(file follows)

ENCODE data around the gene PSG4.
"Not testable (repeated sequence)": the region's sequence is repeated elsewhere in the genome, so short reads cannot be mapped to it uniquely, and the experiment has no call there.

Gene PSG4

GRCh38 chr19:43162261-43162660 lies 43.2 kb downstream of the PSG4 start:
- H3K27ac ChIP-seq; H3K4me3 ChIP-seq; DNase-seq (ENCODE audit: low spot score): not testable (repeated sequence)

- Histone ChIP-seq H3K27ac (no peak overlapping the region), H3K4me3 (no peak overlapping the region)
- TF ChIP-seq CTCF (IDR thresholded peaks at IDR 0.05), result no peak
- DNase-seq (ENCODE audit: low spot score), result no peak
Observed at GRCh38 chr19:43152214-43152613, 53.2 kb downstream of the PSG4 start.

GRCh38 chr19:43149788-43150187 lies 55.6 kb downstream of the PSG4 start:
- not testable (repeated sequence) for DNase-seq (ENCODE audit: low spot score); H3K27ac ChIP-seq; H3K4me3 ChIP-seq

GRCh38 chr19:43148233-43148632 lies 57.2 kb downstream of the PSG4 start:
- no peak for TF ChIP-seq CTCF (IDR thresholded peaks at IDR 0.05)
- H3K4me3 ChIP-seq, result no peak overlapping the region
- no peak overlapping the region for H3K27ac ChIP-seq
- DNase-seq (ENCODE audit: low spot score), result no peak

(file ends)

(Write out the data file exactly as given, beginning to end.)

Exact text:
ENCODE data around the gene PSG4.
"Not testable (repeated sequence)": the region's sequence is repeated elsewhere in the genome, so short reads cannot be mapped to it uniquely, and the experiment has no call there.

Gene PSG4

GRCh38 chr19:43162261-43162660 lies 43.2 kb downstream of the PSG4 start:
- H3K27ac ChIP-seq; H3K4me3 ChIP-seq; DNase-seq (ENCODE audit: low spot score): not testable (repeated sequence)

- Histone ChIP-seq H3K27ac (no peak overlapping the region), H3K4me3 (no peak overlapping the region)
- TF ChIP-seq CTCF (IDR thresholded peaks at IDR 0.05), result no peak
- DNase-seq (ENCODE audit: low spot score), result no peak
Observed at GRCh38 chr19:43152214-43152613, 53.2 kb downstream of the PSG4 start.

GRCh38 chr19:43149788-43150187 lies 55.6 kb downstream of the PSG4 start:
- not testable (repeated sequence) for DNase-seq (ENCODE audit: low spot score); H3K27ac ChIP-seq; H3K4me3 ChIP-seq

GRCh38 chr19:43148233-43148632 lies 57.2 kb downstream of the PSG4 start:
- no peak for TF ChIP-seq CTCF (IDR thresholded peaks at IDR 0.05)
- H3K4me3 ChIP-seq, result no peak overlapping the region
- no peak overlapping the region for H3K27ac ChIP-seq
- DNase-seq (ENCODE audit: low spot score), result no peak